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  Life   Art  03 Jan 2017  Euphonic Yoga, blend of Indian art forms

Euphonic Yoga, blend of Indian art forms

Published : Jan 3, 2017, 1:31 am IST
Updated : Jan 3, 2017, 6:24 am IST

Euphonic yoga is our meagre effort to bring these roots back to life.

The group performing Euphonic Yoga
 The group performing Euphonic Yoga

Dancers are always known to be fit and flexible, and many dances are often seeing practising various styles of fitness forms; be it swimming, jogging, gyming, aerobics, taichi, martial arts, cycling and even yoga, all different forms of workouts that are popular with dancers.

But now for all the fit dancers there is another style of fitness program that is been introduced in the capital, by four dynamic young talented girls and this style of fitness is called Euphonic Yoga. In this unique style of yoga, is an amalgamation of yoga with Indian classical dance Kathak and rhythm all mixed with Indian classical music to bring to the fitness conscious a new fresh feeling to stay fit and agile. To my knowledge it is for the first time this exceptional style of yoga is happening in India.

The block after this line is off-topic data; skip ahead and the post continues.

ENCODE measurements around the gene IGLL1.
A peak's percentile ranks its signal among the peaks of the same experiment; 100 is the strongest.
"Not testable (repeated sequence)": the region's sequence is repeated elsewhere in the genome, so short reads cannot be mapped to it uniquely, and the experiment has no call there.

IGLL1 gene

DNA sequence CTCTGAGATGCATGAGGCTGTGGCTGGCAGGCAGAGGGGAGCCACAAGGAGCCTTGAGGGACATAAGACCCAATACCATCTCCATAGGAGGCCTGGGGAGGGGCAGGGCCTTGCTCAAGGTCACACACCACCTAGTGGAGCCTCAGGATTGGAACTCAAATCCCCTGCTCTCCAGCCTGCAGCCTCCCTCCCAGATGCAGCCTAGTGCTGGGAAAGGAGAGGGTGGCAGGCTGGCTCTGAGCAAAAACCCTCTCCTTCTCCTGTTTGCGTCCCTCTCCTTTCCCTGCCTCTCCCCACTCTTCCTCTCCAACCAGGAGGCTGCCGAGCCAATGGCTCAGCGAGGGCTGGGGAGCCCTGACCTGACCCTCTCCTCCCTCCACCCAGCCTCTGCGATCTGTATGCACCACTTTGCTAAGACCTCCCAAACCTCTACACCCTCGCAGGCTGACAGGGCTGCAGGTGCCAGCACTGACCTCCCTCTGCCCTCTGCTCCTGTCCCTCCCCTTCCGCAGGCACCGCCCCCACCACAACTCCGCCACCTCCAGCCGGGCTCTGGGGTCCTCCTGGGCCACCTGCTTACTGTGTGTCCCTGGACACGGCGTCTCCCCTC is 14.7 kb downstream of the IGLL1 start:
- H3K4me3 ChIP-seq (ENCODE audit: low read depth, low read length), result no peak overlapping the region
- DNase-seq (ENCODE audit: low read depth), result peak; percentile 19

I am proud to say that my sister, Shruti Chaturlal is the brain child behind this wonderful style of yoga, along with her three dear friends Suman Kanawat with Yoga, Garima Arya the Kathak dancer, Raajnandini on the vocals and Shruti herself as the conductor, conceptualiser and taking care of the rhythms, thus making it a gang of fantastic four.